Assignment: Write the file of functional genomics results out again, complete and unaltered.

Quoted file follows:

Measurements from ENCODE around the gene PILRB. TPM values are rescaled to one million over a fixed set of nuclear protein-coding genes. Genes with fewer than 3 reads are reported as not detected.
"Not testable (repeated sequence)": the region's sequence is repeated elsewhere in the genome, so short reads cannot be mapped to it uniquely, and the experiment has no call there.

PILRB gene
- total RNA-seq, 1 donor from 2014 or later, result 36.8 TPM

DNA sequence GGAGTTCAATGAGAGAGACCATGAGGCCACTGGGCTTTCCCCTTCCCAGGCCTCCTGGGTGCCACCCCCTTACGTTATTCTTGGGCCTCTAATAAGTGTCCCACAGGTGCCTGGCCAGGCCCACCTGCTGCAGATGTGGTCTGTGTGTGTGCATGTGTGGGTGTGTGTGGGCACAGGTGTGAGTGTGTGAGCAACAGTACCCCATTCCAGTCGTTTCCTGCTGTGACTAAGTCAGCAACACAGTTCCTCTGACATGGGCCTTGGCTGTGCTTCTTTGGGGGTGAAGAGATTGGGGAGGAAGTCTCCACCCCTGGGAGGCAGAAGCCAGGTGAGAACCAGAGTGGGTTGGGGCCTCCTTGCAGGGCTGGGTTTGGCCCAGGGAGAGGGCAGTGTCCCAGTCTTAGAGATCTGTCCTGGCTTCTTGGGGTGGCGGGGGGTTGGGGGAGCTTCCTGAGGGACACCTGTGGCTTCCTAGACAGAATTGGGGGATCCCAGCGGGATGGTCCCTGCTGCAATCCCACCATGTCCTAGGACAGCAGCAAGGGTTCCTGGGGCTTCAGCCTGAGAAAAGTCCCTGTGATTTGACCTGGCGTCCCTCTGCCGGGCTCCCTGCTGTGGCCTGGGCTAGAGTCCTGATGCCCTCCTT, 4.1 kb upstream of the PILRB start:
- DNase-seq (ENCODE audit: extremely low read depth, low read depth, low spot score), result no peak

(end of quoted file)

Measurements from ENCODE around the gene PILRB. TPM values are rescaled to one million over a fixed set of nuclear protein-coding genes. Genes with fewer than 3 reads are reported as not detected.
"Not testable (repeated sequence)": the region's sequence is repeated elsewhere in the genome, so short reads cannot be mapped to it uniquely, and the experiment has no call there.

PILRB gene
- total RNA-seq, 1 donor from 2014 or later, result 36.8 TPM

DNA sequence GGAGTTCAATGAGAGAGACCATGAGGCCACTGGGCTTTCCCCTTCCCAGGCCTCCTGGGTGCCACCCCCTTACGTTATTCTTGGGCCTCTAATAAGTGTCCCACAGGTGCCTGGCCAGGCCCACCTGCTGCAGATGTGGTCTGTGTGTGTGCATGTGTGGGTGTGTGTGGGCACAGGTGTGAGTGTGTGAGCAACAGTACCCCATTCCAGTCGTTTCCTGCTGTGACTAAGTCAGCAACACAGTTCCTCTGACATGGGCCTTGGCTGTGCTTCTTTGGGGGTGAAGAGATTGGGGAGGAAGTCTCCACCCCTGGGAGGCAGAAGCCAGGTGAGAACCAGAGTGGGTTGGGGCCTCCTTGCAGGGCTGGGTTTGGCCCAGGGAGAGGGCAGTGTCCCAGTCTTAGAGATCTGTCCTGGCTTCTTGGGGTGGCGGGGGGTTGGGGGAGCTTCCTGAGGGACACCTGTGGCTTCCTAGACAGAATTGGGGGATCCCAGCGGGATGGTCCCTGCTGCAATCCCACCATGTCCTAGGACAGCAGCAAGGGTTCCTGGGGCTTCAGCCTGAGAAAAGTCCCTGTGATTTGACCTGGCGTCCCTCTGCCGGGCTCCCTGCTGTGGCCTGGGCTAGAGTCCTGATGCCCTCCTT, 4.1 kb upstream of the PILRB start:
- DNase-seq (ENCODE audit: extremely low read depth, low read depth, low spot score), result no peak